Even with permission, this ad would have not been the move…Oh, so you comparing yourself to Dr. Martin the Luther the King Jr. in Atlanta? Oh, so you orchestrated a civil rights movement that is responsible for many if not most of black America’s civil rights? Oh, so you won a Nobel Peace Prize? Oh, so you are on a par with a martyr?

I mean that is the implication by the end of the ad even if that was not the intent. While we may have our first black princess across the pond in Meghan Markle  in a few months, as comedian Rickey Smiley recently said on The Wendy Williams Show, there are three families who have achieved royalty in the black American community – the Kings, the Jacksons and now the Obamas. You would do well to steer clear of any of them in black America if you’re trying to get black votes…

But the clincher of this spectacle is that the Evans campaign did not get permission of Historic Ebenezer Baptist Church for filming this ad. Where dey do dat at? Don’t believe me? See the official statement for yourself below….

The black church is the ultimate in sacred spaces in the black community and to parlay that experience for political capital is already a tricky thing…When political candidates show up at my church, we already know that they are not necessarily there to worship and may not even believe what we believe and we not even see them again until the election season, but we welcome them anyway because we do want to get a sense of who may be running the community in which our church is located. But this ad has gone too far. Turn to your right and turn to your left and say, “Neighbor, don’t use me in your political ad without permission.” Smh…And Ms. Evans may be a great governor but if she keeps on like this, she likely won’t get there…

Any thoughts?

 

 

Gospel Artist Marvin Sapp Reveals Why He Almost Quit Singing On Next Episode of TV One’s UNSUNG Airing TONIGHT!

Hello World,

I was first introduced to Gospel artist Marvin Sapp about 20 years ago by a dear friend who has since sadly passed away from leukemia. I figured if my friend thought he was an awesome artist, I needed to check him out…

But it would be years from then when I became a true fan of Sapp’s music for myself. When “Never Would Have Made It” came out in 2007, I couldn’t go anywhere without hearing that song and I understood why. I think we can all testify that there is nothing we could have achieved without God or the help of someone else. I believe that Sapp was testifying about God, but the lyrics can be applied to anyone who has been a significant support in our lives…Check out some of the lyrics below….

I never, never would have made it
No, I never, never could have made it without you
I would have lost my mind a long time ago
If it had not been for you…

I remember on Tuesday, Nov. 4, 2008 when I was in the sanctuary of Ebenezer Baptist Church, along with the whole and packed church, waiting for the results of that historical election. I heard “Never Would Have Made It” at least three times during the night at the church. Me and the hilarious man sitting next to me didn’t care if we heard that song again for at least a few days. But when it was announced that Barack Obama was elected president, that song fit perfectly. President Obama would have never been elected president of these United States without God! That’s for sure.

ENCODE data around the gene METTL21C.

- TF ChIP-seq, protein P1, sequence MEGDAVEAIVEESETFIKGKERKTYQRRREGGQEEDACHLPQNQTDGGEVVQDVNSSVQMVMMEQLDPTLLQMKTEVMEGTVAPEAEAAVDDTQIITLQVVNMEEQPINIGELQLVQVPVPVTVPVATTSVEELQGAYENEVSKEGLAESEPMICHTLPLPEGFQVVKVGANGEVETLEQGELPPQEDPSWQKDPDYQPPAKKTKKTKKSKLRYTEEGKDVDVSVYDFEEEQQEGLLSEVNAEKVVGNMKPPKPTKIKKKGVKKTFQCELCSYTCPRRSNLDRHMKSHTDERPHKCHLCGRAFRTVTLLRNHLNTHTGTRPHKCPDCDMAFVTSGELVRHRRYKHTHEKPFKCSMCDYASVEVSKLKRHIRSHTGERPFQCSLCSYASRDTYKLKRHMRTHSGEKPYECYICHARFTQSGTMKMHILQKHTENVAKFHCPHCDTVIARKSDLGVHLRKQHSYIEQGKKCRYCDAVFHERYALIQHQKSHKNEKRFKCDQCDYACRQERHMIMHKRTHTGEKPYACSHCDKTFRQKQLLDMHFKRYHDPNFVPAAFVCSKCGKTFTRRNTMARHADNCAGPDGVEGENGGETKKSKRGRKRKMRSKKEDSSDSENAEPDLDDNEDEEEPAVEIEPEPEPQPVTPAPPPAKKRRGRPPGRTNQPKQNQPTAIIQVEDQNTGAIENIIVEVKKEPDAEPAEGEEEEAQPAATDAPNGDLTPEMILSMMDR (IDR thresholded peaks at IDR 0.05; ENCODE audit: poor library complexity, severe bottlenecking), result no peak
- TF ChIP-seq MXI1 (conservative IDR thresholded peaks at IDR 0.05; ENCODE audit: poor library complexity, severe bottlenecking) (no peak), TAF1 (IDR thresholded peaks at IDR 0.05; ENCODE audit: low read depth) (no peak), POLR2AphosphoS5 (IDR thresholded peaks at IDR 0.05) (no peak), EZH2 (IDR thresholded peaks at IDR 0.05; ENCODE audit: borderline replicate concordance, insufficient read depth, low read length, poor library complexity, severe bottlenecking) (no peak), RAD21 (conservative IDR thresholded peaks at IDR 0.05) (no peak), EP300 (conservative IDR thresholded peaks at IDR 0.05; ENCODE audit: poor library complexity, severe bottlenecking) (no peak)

All of that to say TV One’s longest-running and award-winning series Unsung, now in its 11th season, will air its latest episode featuring Marvin Sapp TONIGHT at 10 p.m. ET! Check out the promo below!

With one of the most unique voices in gospel music, Marvin Sapp has been spreading the Gospel through song for over three decades. His powerful mix of old-school sensibilities and new school swagger led him to dominate the gospel charts in the 2000s with seven Top 10 hits including the #1 songs, “Never Would’ve Made It,” “The Best in Me” and “My Testimony.”  The Midwestern pastor’s music resonated beyond the pulpit, often being played on mainstream radio and even landing on the Billboard R&B and Hot 100 charts.

But Sapp’s faith would be tested on several occasions – from illness, to personal attacks, to the tragic death of his wife, MaLinda, to colon cancer.

And he almost stopped singing….Check out a clip below about why he almost gospel music behind….

Sapp recently created headlines when he compared the popularity of Jay-Z’s latest album 4:44, in which the rapper reveals his infidelities in marriage, with how the public receives the music of gospel artists…Check out his commentary, which he posted on his Facebook page below…

Do you agree or disagree? Should we look past the imperfect lives of gospel artists and support their music? I think we should in general because not one of us is without sin. But on the other hand, there should be a demonstrable difference between the lives of those of us who have surrendered our lives to God and those of us who haven’t.

Speaking of other gospel artists, also on the Unsung episode, insights from family and friends are provided by Kirk Franklin, Byron Cage, Donald Lawrence, Dorinda Clark Cole, Myron Butler, Aundrae Russell, Marvin Winans Sr., Tyrone DuBose, Karl Reid, and Fred Hammond.

I’ll be watching Unsung with Marvin Sapp tonight! What about you?

Any thoughts?